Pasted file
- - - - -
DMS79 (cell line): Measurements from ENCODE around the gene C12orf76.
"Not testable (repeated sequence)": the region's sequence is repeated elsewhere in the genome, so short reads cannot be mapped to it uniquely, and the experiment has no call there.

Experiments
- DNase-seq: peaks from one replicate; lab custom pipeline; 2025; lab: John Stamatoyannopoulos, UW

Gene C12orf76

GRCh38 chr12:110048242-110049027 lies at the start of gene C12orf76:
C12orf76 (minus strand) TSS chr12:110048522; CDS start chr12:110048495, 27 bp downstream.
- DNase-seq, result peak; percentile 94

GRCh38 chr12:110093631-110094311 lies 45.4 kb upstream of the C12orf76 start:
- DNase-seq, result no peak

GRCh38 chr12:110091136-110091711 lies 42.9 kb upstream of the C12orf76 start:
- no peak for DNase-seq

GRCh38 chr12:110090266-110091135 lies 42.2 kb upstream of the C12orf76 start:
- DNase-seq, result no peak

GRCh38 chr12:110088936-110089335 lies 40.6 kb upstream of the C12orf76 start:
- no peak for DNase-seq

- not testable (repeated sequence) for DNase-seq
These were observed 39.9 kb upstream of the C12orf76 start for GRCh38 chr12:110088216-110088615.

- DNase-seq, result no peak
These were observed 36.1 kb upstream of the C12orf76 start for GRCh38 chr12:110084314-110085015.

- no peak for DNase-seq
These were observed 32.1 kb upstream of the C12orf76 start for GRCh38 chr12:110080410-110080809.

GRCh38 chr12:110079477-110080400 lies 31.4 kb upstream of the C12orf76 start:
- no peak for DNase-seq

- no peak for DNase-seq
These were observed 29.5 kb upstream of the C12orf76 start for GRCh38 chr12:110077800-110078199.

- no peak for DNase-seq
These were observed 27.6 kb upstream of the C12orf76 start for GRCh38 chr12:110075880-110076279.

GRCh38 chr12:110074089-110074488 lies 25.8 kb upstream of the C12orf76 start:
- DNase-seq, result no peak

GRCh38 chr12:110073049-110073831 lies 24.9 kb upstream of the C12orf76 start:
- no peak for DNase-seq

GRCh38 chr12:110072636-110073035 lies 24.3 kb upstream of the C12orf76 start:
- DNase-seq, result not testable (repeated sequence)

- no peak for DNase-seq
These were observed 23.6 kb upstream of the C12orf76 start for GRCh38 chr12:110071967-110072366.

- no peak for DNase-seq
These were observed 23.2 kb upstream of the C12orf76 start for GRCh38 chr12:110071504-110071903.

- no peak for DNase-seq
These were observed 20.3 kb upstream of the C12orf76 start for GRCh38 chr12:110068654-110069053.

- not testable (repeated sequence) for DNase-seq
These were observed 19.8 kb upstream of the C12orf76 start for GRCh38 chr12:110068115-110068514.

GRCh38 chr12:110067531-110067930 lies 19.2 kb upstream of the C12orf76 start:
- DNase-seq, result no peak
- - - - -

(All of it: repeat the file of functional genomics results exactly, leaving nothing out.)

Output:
DMS79 (cell line): Measurements from ENCODE around the gene C12orf76.
"Not testable (repeated sequence)": the region's sequence is repeated elsewhere in the genome, so short reads cannot be mapped to it uniquely, and the experiment has no call there.

Experiments
- DNase-seq: peaks from one replicate; lab custom pipeline; 2025; lab: John Stamatoyannopoulos, UW

Gene C12orf76

GRCh38 chr12:110048242-110049027 lies at the start of gene C12orf76:
C12orf76 (minus strand) TSS chr12:110048522; CDS start chr12:110048495, 27 bp downstream.
- DNase-seq, result peak; percentile 94

GRCh38 chr12:110093631-110094311 lies 45.4 kb upstream of the C12orf76 start:
- DNase-seq, result no peak

GRCh38 chr12:110091136-110091711 lies 42.9 kb upstream of the C12orf76 start:
- no peak for DNase-seq

GRCh38 chr12:110090266-110091135 lies 42.2 kb upstream of the C12orf76 start:
- DNase-seq, result no peak

GRCh38 chr12:110088936-110089335 lies 40.6 kb upstream of the C12orf76 start:
- no peak for DNase-seq

- not testable (repeated sequence) for DNase-seq
These were observed 39.9 kb upstream of the C12orf76 start for GRCh38 chr12:110088216-110088615.

- DNase-seq, result no peak
These were observed 36.1 kb upstream of the C12orf76 start for GRCh38 chr12:110084314-110085015.

- no peak for DNase-seq
These were observed 32.1 kb upstream of the C12orf76 start for GRCh38 chr12:110080410-110080809.

GRCh38 chr12:110079477-110080400 lies 31.4 kb upstream of the C12orf76 start:
- no peak for DNase-seq

- no peak for DNase-seq
These were observed 29.5 kb upstream of the C12orf76 start for GRCh38 chr12:110077800-110078199.

- no peak for DNase-seq
These were observed 27.6 kb upstream of the C12orf76 start for GRCh38 chr12:110075880-110076279.

GRCh38 chr12:110074089-110074488 lies 25.8 kb upstream of the C12orf76 start:
- DNase-seq, result no peak

GRCh38 chr12:110073049-110073831 lies 24.9 kb upstream of the C12orf76 start:
- no peak for DNase-seq

GRCh38 chr12:110072636-110073035 lies 24.3 kb upstream of the C12orf76 start:
- DNase-seq, result not testable (repeated sequence)

- no peak for DNase-seq
These were observed 23.6 kb upstream of the C12orf76 start for GRCh38 chr12:110071967-110072366.

- no peak for DNase-seq
These were observed 23.2 kb upstream of the C12orf76 start for GRCh38 chr12:110071504-110071903.

- no peak for DNase-seq
These were observed 20.3 kb upstream of the C12orf76 start for GRCh38 chr12:110068654-110069053.

- not testable (repeated sequence) for DNase-seq
These were observed 19.8 kb upstream of the C12orf76 start for GRCh38 chr12:110068115-110068514.

GRCh38 chr12:110067531-110067930 lies 19.2 kb upstream of the C12orf76 start:
- DNase-seq, result no peak